The Workaholic’s Guide to Creative Fitness at the Office

One of the most important elements of success is time/priority management. Whether you are striving to become the best possible parent, athlete, or business partner, this element must be addressed and optimized in order for success to truly be obtained.

Yet in today’s hectic and fast-paced world, this same entity seems to compete for our attention among so many other daily tasks, including individual fitness and well-being. Nowhere is this in greater evidence than in the boardroom, or the life of a busy executive. The pulse of the workplace for today’s executives is intense. The international direction taken by many businesses has increased the amount of travel required by employees to develop and maintain a global presence for their companies. Another major energy drain is brought on by the stress related to being responsible for the welfare of other team members as well as the success of the parent corporation. Endless meetings coupled with extremely long work hours are becoming the norm rather than the exception.

Yet, the typical executive tends to manage his health with less efficiency and devotion than he brings to his business, which puts him at high risk for serious health problems. A study last year found that only 27 percent of executives engaged in enough exercise to be considered “healthy.”

When it comes to creating a space in one’s busy life for the maintenance of health and well-being, addressing the time/priority management issue with a boss or supervisor can cause a bit of consternation on the part of some employees. However, when viewed in the proper light, it seems getting fit may actually hold an advantage in the workplace.

A study from the Center for Creative Leadership found that executives who exercise are significantly more effective leaders than those who don’t. Using data from CEOs and other top executives collected over a span of 10 years, the researchers compared two groups: those who were regular exercisers and those who were sedentary or sporadic exercisers. This status was then cross-referenced with “360-degree” assessment tools, in which each individual was rated by colleagues on various leadership attributes. The result was that the employees who dedicated time to wellness and fitness rated significantly higher than their non-exercising peers on overall leadership effectiveness. They also scored higher on specific traits, such as inspiring commitment, credibility, leading others, leading by example, energy, resilience and calmness.

In addition to this research, a report in 2008 by the University of Bristol published in the International Journal of Workplace Health Management outlined how healthy employees have increased productivity, concentration, energy and creativity.

Armed with this knowledge, how can one best put it into action? Certainly finding the time to exercise when faced with long hours at work requires a commitment to dedication; here is where a little creativity can go a long way towards finding ways to incorporate fitness into any busy schedule.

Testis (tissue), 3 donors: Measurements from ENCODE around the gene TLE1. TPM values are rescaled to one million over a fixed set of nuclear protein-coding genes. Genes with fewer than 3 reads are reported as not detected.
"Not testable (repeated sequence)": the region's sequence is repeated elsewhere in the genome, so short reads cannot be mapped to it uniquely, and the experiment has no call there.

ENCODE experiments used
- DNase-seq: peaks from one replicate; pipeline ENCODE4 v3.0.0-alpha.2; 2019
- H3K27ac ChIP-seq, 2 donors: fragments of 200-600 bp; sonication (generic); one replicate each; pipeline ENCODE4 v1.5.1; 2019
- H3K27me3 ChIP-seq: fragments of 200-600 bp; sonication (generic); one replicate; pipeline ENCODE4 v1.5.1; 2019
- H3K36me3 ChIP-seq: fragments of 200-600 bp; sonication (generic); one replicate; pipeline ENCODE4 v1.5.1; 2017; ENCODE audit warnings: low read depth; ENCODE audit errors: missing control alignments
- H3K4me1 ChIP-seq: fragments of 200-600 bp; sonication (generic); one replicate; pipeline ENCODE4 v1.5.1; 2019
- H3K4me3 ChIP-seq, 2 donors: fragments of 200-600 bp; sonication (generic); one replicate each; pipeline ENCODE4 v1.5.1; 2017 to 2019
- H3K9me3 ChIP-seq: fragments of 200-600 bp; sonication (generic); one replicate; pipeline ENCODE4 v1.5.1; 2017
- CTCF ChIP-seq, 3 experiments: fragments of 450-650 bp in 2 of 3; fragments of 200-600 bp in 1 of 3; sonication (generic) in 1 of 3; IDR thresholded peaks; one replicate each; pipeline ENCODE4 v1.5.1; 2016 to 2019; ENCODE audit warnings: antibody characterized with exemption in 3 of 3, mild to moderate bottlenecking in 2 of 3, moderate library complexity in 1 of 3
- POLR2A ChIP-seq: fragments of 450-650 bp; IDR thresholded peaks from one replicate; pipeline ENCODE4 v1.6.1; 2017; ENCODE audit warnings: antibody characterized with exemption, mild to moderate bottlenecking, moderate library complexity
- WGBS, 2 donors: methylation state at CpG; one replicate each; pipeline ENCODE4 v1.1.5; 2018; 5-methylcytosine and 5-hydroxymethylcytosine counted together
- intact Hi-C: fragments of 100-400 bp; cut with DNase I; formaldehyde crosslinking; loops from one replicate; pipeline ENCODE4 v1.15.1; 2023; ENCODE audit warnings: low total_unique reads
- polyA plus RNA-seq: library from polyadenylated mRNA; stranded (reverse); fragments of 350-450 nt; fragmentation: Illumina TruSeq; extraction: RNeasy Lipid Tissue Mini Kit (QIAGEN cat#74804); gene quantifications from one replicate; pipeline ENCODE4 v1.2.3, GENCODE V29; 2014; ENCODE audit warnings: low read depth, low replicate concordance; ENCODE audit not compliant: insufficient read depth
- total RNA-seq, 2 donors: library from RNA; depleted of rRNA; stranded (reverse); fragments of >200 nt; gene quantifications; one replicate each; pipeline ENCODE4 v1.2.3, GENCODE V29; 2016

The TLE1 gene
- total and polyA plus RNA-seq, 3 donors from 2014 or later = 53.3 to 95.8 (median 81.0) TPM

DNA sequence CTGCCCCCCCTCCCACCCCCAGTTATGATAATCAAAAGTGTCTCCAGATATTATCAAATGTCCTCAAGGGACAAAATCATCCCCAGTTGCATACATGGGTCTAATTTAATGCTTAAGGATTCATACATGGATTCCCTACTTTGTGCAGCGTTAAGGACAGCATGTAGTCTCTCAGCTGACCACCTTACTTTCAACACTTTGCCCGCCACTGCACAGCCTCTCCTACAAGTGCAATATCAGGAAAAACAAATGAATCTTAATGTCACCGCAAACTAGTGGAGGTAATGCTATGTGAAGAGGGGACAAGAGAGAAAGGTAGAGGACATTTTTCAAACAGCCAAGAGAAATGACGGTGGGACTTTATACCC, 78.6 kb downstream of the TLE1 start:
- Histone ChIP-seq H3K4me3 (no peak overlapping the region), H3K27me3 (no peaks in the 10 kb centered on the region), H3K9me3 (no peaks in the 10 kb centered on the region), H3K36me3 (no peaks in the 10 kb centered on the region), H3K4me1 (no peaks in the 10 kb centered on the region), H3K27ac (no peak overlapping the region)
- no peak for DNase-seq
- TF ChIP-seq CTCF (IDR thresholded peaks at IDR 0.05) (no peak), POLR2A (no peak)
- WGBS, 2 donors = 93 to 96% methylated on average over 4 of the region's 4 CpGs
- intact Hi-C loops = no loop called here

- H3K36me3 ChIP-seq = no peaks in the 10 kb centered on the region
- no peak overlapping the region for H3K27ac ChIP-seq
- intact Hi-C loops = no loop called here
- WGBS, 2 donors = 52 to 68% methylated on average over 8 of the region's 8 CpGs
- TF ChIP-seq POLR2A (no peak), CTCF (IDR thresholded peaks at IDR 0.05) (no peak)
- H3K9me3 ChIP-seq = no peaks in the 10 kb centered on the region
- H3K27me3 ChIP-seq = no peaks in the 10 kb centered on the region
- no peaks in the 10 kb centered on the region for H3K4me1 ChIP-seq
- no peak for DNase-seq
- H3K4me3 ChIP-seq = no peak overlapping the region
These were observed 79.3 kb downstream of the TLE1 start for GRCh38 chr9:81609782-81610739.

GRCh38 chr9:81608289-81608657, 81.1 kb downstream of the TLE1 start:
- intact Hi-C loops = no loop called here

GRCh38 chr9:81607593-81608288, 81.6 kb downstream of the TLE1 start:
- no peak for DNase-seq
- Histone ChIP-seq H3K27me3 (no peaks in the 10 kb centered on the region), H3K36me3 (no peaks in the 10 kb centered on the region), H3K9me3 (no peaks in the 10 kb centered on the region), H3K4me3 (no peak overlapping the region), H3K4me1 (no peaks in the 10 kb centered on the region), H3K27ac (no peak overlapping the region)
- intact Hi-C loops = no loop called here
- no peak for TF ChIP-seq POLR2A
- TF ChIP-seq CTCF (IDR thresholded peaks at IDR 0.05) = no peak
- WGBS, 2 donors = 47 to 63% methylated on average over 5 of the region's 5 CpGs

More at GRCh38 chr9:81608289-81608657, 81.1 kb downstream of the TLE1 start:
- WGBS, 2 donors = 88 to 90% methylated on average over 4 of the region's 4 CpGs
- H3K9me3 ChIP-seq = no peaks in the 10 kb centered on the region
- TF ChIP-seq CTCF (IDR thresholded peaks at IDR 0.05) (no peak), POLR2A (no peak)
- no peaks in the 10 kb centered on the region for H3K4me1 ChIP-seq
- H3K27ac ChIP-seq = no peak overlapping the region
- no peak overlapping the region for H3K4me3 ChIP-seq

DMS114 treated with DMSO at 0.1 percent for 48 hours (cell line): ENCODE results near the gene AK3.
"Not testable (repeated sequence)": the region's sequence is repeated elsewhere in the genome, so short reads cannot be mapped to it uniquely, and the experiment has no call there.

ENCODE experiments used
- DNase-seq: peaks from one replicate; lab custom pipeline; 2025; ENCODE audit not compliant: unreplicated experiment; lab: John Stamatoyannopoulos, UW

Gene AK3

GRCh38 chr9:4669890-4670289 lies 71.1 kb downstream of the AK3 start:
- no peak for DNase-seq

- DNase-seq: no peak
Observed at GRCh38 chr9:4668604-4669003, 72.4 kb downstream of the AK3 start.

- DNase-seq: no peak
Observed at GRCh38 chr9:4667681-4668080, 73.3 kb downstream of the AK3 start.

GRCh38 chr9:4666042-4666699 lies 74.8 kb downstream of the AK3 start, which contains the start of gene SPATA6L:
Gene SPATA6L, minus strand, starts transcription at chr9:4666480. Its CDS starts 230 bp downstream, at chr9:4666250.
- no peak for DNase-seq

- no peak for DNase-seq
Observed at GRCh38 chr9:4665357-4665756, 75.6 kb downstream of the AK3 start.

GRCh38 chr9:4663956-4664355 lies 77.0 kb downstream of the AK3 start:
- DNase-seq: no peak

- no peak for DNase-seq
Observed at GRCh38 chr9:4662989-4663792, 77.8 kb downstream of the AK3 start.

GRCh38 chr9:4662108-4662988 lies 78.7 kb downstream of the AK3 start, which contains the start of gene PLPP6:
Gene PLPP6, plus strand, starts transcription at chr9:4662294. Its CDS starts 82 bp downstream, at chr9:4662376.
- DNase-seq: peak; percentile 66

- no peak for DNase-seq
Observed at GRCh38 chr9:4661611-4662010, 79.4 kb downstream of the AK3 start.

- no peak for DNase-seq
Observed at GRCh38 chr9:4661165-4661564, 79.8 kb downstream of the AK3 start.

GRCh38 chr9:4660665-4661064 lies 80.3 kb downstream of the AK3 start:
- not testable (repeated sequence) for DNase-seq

Establishing a personal goal of engaging in something active every day is the best way to begin. This practice encourages focus on time management; once you know where your time goes, it is easier to take control of it and claim even a few minutes each day for personal well-being. Short, 10-minute bursts of moderate-intensity exercise, adding up to a total of 30 minutes a day, can boost mood and energy. The majority of executives spend more time than that each day just answering personal email!

Here are some ways to sneak exercise into your crowded workday:

  • Park your car at the far end of the lot. When you arrive at the lobby of your building, bypass the elevator and take the stairs.
  • Each time you get up to visit the restroom, and upon returning to your office, perform 10 to 20 push-up’s off the side of your desk. Even the busiest CEO takes time for a bathroom break!
  • Business travelers can work in exercise on the road by packing a set of stretch cords for resistance training. Walking between airport terminals and gates, too, can provide a good amount of legwork.
  • During a long afternoon meeting, perform a series of calf raises under the table.
  • Schedule five minutes an hour on your calendar for jumping jacks in your office, to get your blood flowing. Improved circulation helps increase your powers of concentration.

Building in time during the day for rejuvenation is not merely about how you schedule; more importantly, it is about what you value.

Choosing to prioritize your health is the first step toward making yourself a strong leader. Leadership is about vision. Vision cannot come without reflection, and reflection doesn’t happen without pause. So, build in some pause in your life– it will keep you healthier, and it will fuel the clarity of your vision for the company … and for your life.


1. Sharon McDowell-Larsen August 7, 2009, The Washington Post

2. Christopher P. Nock and Kenneth Cooper Academy of Management Executive, 2000

3. Cody Ellerd Bay The Seattle Times Company, January 3, 2010

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About the Author

Cathleen Kronemer is an AFAA-Certified Group Exercise Instructor, NSCA-Certified Personal Trainer, competitive bodybuilder and freelance writer. She is employed at the Jewish Community Center in St. Louis, MO. Cathleen has been involved in the fitness industry for 22 years. Look for her on

She welcomes your feedback and your comments!


These resources are for the purpose of personal trainer growth and development through Continuing Education which advances the knowledge of fitness professionals. This article is written for NFPT Certified Personal Trainers to receive Continuing Education Credit (CEC). Please contact NFPT at 800.729.6378 or [email protected] with questions or for more information.
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